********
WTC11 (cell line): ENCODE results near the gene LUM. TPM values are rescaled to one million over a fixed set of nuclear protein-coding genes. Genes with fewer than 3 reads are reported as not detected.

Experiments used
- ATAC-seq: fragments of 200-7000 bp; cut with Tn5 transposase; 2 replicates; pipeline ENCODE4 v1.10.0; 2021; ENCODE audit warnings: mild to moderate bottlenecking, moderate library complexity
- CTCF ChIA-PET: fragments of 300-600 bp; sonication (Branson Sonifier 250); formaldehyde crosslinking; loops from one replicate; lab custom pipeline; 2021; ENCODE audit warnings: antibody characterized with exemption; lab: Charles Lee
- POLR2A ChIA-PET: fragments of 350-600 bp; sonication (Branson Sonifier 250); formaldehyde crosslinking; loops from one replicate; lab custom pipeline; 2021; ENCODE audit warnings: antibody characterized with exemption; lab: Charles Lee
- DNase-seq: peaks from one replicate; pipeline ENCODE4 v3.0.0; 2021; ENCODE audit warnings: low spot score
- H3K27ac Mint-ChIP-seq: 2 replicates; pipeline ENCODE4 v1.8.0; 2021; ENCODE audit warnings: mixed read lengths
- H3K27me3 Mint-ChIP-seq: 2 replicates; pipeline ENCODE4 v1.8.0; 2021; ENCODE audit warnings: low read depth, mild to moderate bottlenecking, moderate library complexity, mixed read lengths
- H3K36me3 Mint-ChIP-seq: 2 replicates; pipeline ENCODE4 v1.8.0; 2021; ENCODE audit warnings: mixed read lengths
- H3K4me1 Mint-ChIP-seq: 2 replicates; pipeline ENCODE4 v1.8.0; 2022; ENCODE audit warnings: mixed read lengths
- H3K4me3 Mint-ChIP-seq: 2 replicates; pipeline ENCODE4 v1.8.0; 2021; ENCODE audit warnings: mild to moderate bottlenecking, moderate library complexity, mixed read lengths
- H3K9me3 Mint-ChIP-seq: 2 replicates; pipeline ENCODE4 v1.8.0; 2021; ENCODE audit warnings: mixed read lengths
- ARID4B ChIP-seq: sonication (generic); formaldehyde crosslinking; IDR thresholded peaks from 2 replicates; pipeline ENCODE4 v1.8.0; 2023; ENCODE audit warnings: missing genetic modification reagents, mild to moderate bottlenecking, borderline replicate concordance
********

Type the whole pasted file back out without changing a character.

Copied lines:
WTC11 (cell line): ENCODE results near the gene LUM. TPM values are rescaled to one million over a fixed set of nuclear protein-coding genes. Genes with fewer than 3 reads are reported as not detected.

Experiments used
- ATAC-seq: fragments of 200-7000 bp; cut with Tn5 transposase; 2 replicates; pipeline ENCODE4 v1.10.0; 2021; ENCODE audit warnings: mild to moderate bottlenecking, moderate library complexity
- CTCF ChIA-PET: fragments of 300-600 bp; sonication (Branson Sonifier 250); formaldehyde crosslinking; loops from one replicate; lab custom pipeline; 2021; ENCODE audit warnings: antibody characterized with exemption; lab: Charles Lee
- POLR2A ChIA-PET: fragments of 350-600 bp; sonication (Branson Sonifier 250); formaldehyde crosslinking; loops from one replicate; lab custom pipeline; 2021; ENCODE audit warnings: antibody characterized with exemption; lab: Charles Lee
- DNase-seq: peaks from one replicate; pipeline ENCODE4 v3.0.0; 2021; ENCODE audit warnings: low spot score
- H3K27ac Mint-ChIP-seq: 2 replicates; pipeline ENCODE4 v1.8.0; 2021; ENCODE audit warnings: mixed read lengths
- H3K27me3 Mint-ChIP-seq: 2 replicates; pipeline ENCODE4 v1.8.0; 2021; ENCODE audit warnings: low read depth, mild to moderate bottlenecking, moderate library complexity, mixed read lengths
- H3K36me3 Mint-ChIP-seq: 2 replicates; pipeline ENCODE4 v1.8.0; 2021; ENCODE audit warnings: mixed read lengths
- H3K4me1 Mint-ChIP-seq: 2 replicates; pipeline ENCODE4 v1.8.0; 2022; ENCODE audit warnings: mixed read lengths
- H3K4me3 Mint-ChIP-seq: 2 replicates; pipeline ENCODE4 v1.8.0; 2021; ENCODE audit warnings: mild to moderate bottlenecking, moderate library complexity, mixed read lengths
- H3K9me3 Mint-ChIP-seq: 2 replicates; pipeline ENCODE4 v1.8.0; 2021; ENCODE audit warnings: mixed read lengths
- ARID4B ChIP-seq: sonication (generic); formaldehyde crosslinking; IDR thresholded peaks from 2 replicates; pipeline ENCODE4 v1.8.0; 2023; ENCODE audit warnings: missing genetic modification reagents, mild to moderate bottlenecking, borderline replicate concordance